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From André Warnier ...@ice-sa.com>
Subject Re: AsyncListener.onError and disconnected client
Date Thu, 25 Apr 2013 13:11:24 GMT
Mark Thomas wrote:
> On 25/04/2013 13:20, Rossen Stoyanchev wrote:
>> ----- Original Message -----
>>> From: "Mark Thomas" <markt@apache.org>
>>> To: "Tomcat Users List" <users@tomcat.apache.org>
>>> Sent: Wednesday, April 24, 2013 2:14:53 PM
>>> Subject: Re: AsyncListener.onError and disconnected client
>>>
>>> On 24/04/2013 18:38, Rossen Stoyanchev wrote:
>>>> ----- Original Message -----
>>>>> From: "Mark Thomas" <markt@apache.org>
>>>>> To: "Tomcat Users List" <users@tomcat.apache.org>
>>>>> Sent: Wednesday, April 24, 2013 12:47:54 PM
>>>>> Subject: Re: AsyncListener.onError and disconnected client
>>>>>
>>>>> On 24/04/2013 16:33, Rossen Stoyanchev wrote:
>>>>>> Hi,
>>>>>>
>>>>>> I've seen various discussions here and on the web but I haven't
>>>>>> found
>>>>>> a conclusive answer. Why does an AsyncListener not receive
>>>>>> onError
>>>>>> notifications when a client disconnects?
>>>>> Because the Servlet EG says that is the required behaviour. The EG
>>>>> is
>>>>> currently revisiting that decision. See
>>>>> https://java.net/jira/browse/SERVLET_SPEC-44
>>>> Thanks for that reference. Is there something in the spec that
>>>> explicitly makes requires this?
>>> Not that I am aware of which why I said "EG" rather than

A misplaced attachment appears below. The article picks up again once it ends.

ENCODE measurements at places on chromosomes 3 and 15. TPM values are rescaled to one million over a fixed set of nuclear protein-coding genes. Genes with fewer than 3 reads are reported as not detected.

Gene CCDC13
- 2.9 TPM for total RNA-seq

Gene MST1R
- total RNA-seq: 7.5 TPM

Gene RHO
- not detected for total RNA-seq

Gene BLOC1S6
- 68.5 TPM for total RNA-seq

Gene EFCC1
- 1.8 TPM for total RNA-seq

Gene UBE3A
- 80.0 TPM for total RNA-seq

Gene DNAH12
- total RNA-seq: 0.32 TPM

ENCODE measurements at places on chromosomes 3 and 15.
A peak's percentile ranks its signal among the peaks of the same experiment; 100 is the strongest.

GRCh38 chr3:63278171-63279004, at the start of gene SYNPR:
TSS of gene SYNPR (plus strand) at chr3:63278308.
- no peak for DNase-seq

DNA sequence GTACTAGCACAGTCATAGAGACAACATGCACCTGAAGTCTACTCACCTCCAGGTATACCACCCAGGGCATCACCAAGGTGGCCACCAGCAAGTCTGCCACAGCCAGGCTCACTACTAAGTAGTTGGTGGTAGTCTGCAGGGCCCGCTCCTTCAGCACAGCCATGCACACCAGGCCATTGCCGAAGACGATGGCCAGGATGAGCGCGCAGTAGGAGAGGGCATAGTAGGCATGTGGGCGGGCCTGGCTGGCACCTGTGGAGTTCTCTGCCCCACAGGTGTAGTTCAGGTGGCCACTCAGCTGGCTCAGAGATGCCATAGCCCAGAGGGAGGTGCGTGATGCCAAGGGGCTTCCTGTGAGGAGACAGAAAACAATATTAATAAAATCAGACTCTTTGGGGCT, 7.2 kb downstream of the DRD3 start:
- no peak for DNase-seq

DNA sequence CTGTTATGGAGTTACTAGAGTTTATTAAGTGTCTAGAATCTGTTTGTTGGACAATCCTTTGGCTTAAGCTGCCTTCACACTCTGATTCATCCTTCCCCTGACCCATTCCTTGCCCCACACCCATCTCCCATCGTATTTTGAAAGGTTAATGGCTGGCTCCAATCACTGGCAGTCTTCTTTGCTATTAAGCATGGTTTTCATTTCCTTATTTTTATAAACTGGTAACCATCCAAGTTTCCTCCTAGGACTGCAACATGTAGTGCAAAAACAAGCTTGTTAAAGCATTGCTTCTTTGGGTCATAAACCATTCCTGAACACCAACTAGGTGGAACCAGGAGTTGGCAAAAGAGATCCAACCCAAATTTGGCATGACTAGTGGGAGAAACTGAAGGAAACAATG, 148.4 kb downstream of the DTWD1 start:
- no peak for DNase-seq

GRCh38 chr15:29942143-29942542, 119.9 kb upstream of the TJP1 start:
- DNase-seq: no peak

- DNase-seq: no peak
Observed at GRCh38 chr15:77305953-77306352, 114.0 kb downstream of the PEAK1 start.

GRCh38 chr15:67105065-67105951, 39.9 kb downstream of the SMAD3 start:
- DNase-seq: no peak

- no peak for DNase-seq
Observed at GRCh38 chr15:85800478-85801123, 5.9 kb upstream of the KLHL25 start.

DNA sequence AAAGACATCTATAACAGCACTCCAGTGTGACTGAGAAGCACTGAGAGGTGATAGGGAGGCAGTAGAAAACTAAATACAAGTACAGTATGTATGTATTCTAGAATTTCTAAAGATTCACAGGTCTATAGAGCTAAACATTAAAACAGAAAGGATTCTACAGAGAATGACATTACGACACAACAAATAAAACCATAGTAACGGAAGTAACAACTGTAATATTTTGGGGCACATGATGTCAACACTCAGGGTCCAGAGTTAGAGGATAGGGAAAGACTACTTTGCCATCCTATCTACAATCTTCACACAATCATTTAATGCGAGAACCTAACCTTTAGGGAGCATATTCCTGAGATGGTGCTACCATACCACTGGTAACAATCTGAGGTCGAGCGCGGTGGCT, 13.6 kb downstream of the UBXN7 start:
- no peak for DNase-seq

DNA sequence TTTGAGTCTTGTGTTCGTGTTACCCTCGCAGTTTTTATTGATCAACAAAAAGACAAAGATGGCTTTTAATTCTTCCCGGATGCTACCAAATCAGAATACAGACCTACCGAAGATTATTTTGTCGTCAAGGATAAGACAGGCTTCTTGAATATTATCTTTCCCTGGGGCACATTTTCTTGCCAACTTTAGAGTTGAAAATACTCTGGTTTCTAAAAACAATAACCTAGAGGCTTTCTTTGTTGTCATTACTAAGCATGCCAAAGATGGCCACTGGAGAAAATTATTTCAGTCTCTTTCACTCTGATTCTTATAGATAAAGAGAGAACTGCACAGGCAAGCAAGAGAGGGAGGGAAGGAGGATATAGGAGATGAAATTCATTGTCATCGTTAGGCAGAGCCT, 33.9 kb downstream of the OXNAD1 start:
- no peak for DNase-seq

>>> "specification".
>>>
>>>> The JIRA ticket is about adding a "disconnect" callback but I can
>>>> imagine in the very least, onComplete can be called. After the
>>>> connection is over.
>>> onComplete should be called once the connection times out.
>> My understanding is that onComplete is always called regardless of how the async
request completed, i.e. following onTimeout, or onError. I would expect it to be called after
a client disconnect as well for consistency. Also I wonder if a disconnect method is even
needed? The onError method could be called indicating that the "asynchronous operation has
failed to complete" (from the Javadoc). That's actually what I expected when I first tried.
> 
> It is. The issue is when is happens.
> 
> The issue is that there is no event (I am aware of) that the container
> can monitor.
> 
> BIO - Only know once a read/write fails.
> 
> NIO - A current read/write will fail.
>       The socket can be explicitly tested (but isn't currently)
>       If the socket is in the poller I'd expect an error event
>       If the socket was added to the poller I'd expect an error event
> 
> APR - A current read/write will fail.
>       If the socket is in the poller I'd expect an error event
>       If the socket was added to the poller I'd expect an error event
>       It might be possible to test the socket but I haven't checked
> 
> There are times when a socket is not being used for read/write and is
> not in a poller (e.g. when the app is doing some processing that doesn't
> require output to the user agent). You won't get a notification of
> disconnect in this case until the app has finished.
> 
> I wonder (for NIO and APR) if you could always have the socket in the